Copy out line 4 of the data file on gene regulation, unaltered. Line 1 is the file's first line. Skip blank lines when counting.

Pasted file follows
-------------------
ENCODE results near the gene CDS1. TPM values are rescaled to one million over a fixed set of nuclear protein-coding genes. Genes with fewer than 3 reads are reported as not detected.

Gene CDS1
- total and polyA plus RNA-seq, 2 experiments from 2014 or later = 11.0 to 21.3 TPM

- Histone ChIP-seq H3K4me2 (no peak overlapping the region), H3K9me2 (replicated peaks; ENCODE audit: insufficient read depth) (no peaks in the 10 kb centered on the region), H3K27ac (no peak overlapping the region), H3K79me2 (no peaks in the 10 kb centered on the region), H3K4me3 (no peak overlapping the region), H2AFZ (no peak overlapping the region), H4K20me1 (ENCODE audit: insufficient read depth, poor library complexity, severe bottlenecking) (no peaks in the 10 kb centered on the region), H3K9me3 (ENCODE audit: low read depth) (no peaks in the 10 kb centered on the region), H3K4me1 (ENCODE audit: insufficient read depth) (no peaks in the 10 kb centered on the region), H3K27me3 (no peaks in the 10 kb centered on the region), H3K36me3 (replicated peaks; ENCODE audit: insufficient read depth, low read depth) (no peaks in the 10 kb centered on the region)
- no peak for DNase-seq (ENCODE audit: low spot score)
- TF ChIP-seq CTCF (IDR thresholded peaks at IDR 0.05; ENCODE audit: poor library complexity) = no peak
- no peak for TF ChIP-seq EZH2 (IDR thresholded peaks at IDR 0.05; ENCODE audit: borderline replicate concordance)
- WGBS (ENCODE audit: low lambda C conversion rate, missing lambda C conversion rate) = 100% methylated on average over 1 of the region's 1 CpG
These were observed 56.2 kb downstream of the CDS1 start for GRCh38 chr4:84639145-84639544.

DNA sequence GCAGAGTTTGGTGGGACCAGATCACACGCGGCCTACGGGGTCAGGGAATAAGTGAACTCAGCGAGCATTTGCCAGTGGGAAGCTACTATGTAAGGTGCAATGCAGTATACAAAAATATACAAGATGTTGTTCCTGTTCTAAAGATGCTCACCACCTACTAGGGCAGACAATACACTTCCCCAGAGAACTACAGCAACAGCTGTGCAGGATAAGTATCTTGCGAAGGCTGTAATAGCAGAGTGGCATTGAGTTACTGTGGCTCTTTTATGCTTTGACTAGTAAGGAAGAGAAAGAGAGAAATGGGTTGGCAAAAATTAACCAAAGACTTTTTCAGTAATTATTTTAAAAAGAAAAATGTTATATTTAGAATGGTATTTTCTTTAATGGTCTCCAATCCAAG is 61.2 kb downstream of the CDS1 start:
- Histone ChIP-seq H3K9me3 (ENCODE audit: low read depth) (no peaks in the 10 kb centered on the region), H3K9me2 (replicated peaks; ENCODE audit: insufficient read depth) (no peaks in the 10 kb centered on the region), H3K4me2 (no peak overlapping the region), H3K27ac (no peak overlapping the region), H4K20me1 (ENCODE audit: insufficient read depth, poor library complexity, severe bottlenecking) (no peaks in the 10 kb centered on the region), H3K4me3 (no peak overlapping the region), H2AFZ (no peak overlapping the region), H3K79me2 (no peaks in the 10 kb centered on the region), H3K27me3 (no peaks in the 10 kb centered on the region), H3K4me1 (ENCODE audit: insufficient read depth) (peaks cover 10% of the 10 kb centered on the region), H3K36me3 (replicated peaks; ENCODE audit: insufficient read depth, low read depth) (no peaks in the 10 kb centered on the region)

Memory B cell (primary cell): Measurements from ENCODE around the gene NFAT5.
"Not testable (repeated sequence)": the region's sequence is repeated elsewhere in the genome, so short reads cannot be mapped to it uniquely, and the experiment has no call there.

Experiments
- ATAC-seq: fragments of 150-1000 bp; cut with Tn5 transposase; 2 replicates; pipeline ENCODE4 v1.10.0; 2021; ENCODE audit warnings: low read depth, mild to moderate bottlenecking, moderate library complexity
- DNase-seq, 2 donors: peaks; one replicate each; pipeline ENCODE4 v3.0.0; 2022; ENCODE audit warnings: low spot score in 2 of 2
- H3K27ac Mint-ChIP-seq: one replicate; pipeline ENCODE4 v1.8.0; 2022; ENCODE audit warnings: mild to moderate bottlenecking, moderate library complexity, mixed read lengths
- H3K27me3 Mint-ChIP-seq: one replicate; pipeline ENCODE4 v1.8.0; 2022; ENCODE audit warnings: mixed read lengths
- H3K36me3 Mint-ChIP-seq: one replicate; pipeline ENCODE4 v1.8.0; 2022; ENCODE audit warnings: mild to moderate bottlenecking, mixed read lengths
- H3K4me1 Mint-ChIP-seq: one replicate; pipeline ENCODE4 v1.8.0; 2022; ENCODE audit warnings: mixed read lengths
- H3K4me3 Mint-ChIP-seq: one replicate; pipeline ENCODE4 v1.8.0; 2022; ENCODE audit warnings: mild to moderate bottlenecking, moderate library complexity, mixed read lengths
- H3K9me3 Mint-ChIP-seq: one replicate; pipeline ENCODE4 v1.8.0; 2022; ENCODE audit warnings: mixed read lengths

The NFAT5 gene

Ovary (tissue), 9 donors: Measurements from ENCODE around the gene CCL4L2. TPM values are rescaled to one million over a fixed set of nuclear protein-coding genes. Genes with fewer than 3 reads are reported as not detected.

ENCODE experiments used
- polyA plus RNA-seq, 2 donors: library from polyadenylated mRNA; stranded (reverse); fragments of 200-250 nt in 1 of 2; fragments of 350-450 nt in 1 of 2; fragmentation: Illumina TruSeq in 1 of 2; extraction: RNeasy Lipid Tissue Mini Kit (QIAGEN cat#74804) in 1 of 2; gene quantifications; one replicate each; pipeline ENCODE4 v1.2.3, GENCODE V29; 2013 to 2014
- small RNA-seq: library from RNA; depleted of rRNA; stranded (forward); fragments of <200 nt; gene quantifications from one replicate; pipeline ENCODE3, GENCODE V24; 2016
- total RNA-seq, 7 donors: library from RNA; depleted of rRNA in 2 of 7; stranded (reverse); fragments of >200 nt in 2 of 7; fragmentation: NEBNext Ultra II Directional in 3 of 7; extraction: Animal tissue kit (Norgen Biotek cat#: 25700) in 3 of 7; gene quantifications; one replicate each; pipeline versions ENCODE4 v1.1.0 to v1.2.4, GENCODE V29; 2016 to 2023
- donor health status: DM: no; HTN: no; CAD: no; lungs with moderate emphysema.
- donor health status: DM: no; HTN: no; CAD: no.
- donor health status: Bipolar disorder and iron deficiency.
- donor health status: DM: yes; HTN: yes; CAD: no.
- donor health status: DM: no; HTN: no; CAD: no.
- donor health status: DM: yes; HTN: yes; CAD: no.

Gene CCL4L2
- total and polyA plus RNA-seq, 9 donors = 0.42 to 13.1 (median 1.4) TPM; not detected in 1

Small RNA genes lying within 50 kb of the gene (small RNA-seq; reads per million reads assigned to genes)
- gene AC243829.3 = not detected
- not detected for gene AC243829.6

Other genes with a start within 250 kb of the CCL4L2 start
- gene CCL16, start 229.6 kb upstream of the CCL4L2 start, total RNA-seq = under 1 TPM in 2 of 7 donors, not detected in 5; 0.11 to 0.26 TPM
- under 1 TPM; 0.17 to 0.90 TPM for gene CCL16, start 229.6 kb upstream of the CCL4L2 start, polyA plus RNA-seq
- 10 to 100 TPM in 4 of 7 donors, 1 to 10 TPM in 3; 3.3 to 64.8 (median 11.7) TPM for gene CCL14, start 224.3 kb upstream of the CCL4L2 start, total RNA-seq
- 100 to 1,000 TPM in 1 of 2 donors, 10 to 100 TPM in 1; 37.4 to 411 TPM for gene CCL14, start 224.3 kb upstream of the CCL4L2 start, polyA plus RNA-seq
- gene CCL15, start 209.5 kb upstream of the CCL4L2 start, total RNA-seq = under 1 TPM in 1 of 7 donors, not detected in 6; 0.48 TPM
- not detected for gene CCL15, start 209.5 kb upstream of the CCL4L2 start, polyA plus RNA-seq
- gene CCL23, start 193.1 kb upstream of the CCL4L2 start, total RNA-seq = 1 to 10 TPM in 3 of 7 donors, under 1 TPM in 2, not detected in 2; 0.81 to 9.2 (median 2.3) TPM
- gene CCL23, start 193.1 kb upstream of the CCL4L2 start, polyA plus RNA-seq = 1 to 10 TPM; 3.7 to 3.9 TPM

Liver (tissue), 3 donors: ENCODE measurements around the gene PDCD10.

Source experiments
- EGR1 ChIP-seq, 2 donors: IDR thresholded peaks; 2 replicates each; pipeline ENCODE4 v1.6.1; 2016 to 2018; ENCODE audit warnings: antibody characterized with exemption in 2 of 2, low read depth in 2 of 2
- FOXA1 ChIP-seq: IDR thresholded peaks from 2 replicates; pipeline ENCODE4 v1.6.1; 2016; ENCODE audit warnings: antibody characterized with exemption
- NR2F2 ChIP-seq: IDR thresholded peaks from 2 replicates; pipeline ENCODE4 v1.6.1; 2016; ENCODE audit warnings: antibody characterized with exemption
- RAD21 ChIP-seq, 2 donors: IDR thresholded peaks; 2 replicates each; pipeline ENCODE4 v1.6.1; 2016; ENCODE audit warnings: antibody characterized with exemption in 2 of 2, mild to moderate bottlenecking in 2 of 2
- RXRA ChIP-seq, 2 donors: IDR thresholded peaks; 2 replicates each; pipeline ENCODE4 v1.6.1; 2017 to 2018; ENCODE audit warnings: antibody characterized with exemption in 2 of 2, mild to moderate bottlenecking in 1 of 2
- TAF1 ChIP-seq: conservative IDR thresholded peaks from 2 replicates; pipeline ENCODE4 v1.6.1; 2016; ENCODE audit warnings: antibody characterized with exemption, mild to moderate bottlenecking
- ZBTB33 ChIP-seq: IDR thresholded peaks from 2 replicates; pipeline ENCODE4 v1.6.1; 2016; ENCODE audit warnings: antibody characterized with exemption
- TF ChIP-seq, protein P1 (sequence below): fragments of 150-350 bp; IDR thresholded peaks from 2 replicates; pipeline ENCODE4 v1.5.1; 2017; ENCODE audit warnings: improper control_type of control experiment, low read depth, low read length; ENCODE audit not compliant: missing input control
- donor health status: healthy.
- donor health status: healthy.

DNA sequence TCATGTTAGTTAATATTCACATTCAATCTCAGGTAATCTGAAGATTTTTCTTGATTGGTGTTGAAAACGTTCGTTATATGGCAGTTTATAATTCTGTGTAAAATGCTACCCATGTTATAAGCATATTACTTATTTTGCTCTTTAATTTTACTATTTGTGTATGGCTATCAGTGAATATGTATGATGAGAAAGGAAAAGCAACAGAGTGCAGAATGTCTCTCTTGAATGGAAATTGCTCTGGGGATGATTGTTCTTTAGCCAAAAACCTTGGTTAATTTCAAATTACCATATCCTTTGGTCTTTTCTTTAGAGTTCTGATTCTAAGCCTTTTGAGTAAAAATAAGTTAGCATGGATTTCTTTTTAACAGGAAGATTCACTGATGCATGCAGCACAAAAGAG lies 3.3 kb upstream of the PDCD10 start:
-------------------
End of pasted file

- Histone ChIP-seq H3K4me2 (no peak overlapping the region), H3K9me2 (replicated peaks; ENCODE audit: insufficient read depth) (no peaks in the 10 kb centered on the region), H3K27ac (no peak overlapping the region), H3K79me2 (no peaks in the 10 kb centered on the region), H3K4me3 (no peak overlapping the region), H2AFZ (no peak overlapping the region), H4K20me1 (ENCODE audit: insufficient read depth, poor library complexity, severe bottlenecking) (no peaks in the 10 kb centered on the region), H3K9me3 (ENCODE audit: low read depth) (no peaks in the 10 kb centered on the region), H3K4me1 (ENCODE audit: insufficient read depth) (no peaks in the 10 kb centered on the region), H3K27me3 (no peaks in the 10 kb centered on the region), H3K36me3 (replicated peaks; ENCODE audit: insufficient read depth, low read depth) (no peaks in the 10 kb centered on the region)